Snow Shoe EMS is looking to create a paid daylight staff, but in order to free up funds, the company is asking for donations to pay off a $25,000 building loan and $82,000 ambulance loan. Snow Shoe EMS Chief Sharon Nilson said the money would allow the company to enhance and continue serving the Snow Shoe, Moshannon, Clarence and Pine Glen areas.
The company now has nine volunteers who work full-time jobs from 9-5 p.m., so availability for emergency calls during that time is limited.
“Equipment and ambulances are not cheap anymore,” Nilson said. “All of my people work, so if we get a call during the day, pulling someone is hard. We have to allocate two hours for a normal call.”
Nilson said the company has been working with Snow Shoe Borough officials and local townships to find a solution, but because the company is required to meet 100% coverage on emergency calls, staffing during the day is a necessity.
“We are the last totally volunteer ambulance service in the county,” Nilson said, adding that finding volunteers has been a struggle due to time and financial constraints.
With a shortage of EMS providers and volunteer firefighters becoming an increasingly urgent problem in Pennsylvania, the state House of Representatives recently passed a package of bills aimed at addressing the well-being of responders and providing incentives to recruit and retain volunteers, but Nilson said materials are increasing in price and decreasing in length of use.
“Equipment is not cheap,” Nilson said. “We also have to pay for heat, lights, insurance for the ambulance and our building. We would love to have more volunteers, but people don’t have the time to take a six-month class and pay $1,200 per class, so this is what we have to do.”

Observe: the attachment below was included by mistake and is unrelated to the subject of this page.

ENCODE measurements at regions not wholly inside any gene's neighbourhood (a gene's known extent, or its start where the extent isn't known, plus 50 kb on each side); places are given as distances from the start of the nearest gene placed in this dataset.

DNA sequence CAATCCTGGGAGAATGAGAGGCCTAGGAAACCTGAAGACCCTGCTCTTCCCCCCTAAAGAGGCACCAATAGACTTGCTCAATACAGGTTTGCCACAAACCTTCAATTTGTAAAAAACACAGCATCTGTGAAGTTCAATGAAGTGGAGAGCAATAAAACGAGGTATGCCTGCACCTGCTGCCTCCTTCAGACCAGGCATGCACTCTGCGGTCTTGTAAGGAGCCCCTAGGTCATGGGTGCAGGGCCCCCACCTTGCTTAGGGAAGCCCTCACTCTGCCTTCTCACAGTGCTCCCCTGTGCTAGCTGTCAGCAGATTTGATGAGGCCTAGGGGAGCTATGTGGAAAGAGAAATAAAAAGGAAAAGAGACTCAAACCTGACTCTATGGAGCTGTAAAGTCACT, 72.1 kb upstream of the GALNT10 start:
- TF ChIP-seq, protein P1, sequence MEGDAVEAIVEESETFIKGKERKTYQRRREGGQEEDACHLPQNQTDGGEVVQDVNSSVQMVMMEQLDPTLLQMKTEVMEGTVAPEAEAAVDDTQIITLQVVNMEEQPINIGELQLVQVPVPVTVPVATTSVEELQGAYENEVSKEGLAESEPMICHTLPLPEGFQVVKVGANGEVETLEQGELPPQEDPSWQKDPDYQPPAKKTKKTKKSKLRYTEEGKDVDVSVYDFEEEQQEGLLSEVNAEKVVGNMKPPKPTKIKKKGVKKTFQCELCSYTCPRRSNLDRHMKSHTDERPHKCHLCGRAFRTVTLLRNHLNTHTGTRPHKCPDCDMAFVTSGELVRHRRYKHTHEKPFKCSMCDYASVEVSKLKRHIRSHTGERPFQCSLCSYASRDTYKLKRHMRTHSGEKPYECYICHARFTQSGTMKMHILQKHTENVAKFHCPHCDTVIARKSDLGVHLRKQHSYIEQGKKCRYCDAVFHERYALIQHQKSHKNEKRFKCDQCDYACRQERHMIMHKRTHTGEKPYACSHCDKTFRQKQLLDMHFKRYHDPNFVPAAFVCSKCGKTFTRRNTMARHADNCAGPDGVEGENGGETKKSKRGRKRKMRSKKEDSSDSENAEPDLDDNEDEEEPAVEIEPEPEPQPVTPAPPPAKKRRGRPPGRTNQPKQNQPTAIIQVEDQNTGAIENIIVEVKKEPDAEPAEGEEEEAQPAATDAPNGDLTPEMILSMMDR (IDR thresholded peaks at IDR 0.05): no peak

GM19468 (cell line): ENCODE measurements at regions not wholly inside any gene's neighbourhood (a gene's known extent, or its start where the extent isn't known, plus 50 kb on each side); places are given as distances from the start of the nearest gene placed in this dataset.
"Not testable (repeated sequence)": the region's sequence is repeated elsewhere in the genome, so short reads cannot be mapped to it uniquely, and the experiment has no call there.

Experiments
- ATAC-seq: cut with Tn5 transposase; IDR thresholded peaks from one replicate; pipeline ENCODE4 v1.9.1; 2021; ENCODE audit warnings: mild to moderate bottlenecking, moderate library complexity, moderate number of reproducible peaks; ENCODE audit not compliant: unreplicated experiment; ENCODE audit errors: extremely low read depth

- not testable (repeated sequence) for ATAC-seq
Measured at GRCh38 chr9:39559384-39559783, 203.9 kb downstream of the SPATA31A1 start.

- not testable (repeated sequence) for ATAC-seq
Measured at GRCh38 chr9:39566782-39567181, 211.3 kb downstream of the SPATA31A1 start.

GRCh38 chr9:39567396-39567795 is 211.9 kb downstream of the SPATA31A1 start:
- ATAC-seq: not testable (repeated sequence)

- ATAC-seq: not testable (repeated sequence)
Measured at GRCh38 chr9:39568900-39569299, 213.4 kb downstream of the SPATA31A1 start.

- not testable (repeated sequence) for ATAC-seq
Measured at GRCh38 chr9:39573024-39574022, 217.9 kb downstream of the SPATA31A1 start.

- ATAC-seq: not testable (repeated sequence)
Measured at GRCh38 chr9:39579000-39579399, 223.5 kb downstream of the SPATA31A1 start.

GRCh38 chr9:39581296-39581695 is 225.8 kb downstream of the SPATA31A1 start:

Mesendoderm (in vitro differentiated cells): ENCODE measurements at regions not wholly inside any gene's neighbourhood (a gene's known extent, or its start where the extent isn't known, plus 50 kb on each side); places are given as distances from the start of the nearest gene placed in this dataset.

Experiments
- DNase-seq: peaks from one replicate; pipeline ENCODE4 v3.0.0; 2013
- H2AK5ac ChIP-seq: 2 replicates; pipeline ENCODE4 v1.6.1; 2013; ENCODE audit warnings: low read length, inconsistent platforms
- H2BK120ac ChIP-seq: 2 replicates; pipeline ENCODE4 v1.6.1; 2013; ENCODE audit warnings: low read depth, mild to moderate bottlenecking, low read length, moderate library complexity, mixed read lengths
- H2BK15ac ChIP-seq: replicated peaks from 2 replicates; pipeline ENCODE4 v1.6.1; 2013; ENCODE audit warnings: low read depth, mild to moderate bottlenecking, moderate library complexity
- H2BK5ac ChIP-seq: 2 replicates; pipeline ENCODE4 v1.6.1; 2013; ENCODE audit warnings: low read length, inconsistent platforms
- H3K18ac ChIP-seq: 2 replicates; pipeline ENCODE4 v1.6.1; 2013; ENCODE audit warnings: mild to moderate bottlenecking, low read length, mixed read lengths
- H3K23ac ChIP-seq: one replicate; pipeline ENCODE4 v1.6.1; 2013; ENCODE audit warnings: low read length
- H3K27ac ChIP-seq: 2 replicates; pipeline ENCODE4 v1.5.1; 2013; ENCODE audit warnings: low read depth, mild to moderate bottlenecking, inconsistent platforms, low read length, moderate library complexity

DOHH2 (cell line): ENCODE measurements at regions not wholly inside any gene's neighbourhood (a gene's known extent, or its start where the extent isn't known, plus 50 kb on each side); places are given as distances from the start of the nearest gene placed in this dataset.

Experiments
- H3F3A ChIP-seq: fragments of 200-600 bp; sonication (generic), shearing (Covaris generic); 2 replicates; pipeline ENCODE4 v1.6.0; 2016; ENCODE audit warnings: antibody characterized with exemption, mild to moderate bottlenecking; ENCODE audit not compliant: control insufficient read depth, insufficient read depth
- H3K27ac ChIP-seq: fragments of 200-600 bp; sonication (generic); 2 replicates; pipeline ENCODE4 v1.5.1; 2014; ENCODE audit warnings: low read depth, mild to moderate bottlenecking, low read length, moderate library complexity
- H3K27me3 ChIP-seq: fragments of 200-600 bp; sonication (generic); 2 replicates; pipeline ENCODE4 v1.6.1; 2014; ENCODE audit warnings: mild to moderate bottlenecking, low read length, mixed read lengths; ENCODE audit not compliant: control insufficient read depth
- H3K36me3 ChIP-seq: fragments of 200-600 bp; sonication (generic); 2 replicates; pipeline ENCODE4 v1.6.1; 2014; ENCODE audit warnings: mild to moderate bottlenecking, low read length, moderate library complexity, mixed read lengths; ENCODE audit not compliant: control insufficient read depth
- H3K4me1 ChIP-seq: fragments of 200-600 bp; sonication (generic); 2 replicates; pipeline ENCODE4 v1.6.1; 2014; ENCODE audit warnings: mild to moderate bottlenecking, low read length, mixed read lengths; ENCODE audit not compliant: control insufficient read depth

Wanting to pay the building loan first, Nilson said the extra funds would allow Snow Shoe EMS to pay the future daylight staff “a decent wage.”
In a letter to residents and local businesses, Snow Shoe EMS President Jeff Simcisko said the service receives about 200 calls each year with nine volunteers.
“We’re a community service,” Nilson said. “Every one of our crew members have a lot of pride, and we do this work because we want to. Without us, people will have to wait 20-30 minutes for someone else to take the call. We’re needed, and we want to keep it local.”
The ambulance service is also applying for state and federal grants to secure additional funding. In addition to accepting donations, Nilson said community members can purchase an ambulance subscription and participate in Snow Shoe EMS fundraising events. Beginning in January, the service is looking to host monthly bingo nights to help raise money.
“We have pride in what we do,” Nilson said. “Of course, we would want to keep it volunteer, but this is our next step. This is our future.”
Residents within the Snow Shoe EMS coverage area should have received an ambulance subscription in the mail. To request a subscription or for more information on how to make a donation, contact email@example.com.
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